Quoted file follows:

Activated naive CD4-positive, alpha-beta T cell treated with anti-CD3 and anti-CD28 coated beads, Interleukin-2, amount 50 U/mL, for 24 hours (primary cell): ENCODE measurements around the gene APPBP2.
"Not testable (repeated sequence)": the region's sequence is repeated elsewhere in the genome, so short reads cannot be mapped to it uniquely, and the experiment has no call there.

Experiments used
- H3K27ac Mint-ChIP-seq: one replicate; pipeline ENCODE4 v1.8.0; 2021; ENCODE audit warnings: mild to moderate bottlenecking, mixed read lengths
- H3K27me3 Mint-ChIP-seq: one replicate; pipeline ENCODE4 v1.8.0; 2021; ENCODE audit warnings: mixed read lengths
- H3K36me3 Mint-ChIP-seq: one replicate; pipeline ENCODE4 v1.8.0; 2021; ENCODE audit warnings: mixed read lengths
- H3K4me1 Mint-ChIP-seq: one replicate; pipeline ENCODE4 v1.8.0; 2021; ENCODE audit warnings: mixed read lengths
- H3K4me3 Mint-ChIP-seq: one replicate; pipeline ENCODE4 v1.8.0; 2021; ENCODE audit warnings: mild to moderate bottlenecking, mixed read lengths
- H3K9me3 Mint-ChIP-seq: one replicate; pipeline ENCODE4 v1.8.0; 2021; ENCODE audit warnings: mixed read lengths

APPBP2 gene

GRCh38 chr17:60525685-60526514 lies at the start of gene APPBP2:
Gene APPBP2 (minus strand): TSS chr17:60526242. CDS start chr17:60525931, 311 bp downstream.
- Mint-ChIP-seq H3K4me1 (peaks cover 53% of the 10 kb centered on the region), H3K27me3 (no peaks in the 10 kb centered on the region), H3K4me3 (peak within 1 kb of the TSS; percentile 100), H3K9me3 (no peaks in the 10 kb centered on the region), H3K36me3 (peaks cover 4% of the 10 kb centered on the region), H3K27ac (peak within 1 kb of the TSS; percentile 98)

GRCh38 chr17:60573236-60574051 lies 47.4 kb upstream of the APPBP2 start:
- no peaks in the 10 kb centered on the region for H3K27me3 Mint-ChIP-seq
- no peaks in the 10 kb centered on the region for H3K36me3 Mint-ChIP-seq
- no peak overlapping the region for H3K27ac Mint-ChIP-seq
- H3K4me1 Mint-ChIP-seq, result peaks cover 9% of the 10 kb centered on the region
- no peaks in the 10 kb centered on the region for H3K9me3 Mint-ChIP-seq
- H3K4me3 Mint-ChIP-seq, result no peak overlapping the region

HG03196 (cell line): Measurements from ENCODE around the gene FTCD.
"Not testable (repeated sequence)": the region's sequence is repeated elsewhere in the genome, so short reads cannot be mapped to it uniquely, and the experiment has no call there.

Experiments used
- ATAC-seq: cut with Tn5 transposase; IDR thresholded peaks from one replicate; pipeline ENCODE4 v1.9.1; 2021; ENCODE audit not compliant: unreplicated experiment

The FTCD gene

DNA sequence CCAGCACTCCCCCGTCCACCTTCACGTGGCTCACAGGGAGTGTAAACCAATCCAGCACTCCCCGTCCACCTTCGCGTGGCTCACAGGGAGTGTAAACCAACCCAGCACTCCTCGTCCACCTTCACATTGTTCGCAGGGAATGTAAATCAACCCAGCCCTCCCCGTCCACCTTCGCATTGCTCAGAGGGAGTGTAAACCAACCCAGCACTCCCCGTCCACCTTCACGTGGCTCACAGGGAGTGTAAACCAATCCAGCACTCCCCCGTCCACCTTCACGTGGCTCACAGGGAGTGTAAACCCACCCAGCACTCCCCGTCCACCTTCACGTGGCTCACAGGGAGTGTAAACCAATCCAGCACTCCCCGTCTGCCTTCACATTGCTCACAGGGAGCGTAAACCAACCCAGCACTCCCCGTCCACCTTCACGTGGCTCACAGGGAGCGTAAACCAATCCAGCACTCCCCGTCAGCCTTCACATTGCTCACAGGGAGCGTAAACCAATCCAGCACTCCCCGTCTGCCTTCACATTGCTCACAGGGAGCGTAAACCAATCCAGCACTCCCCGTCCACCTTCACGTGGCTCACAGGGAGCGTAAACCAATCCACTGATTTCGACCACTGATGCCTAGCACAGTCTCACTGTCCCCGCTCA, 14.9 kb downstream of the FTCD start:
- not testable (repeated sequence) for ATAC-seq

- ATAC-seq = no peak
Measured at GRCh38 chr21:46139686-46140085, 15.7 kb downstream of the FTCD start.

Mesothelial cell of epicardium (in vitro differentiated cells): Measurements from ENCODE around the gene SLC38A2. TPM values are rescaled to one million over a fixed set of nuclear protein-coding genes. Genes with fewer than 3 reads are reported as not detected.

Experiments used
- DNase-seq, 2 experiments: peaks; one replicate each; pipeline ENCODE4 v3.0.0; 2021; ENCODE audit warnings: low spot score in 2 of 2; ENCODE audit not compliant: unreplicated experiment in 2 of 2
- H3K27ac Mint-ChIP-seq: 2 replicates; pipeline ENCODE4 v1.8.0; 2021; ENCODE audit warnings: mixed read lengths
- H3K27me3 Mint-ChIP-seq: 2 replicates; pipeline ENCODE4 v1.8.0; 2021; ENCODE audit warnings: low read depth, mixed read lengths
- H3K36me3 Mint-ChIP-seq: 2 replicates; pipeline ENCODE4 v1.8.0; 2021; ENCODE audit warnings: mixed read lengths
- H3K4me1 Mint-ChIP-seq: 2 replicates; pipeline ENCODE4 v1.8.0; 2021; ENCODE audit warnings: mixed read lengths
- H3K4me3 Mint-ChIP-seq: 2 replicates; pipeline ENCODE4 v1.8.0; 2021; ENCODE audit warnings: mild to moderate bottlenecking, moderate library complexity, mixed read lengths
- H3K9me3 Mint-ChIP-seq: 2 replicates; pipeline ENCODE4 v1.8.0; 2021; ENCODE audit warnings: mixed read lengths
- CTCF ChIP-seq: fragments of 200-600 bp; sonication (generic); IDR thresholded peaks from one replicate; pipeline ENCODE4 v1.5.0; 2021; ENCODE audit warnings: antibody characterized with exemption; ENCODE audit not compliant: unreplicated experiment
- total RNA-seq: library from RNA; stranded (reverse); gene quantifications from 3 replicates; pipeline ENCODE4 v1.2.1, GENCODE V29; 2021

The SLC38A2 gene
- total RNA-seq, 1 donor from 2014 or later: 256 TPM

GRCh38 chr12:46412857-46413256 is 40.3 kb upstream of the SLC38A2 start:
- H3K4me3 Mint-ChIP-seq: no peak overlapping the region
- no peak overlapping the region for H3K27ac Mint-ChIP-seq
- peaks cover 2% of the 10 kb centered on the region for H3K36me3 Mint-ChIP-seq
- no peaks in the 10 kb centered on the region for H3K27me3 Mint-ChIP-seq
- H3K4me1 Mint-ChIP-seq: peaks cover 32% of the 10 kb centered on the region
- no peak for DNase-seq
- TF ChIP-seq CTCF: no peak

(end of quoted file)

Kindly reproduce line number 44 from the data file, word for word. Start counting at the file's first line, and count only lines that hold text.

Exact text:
- H3K4me3 Mint-ChIP-seq: no peak overlapping the region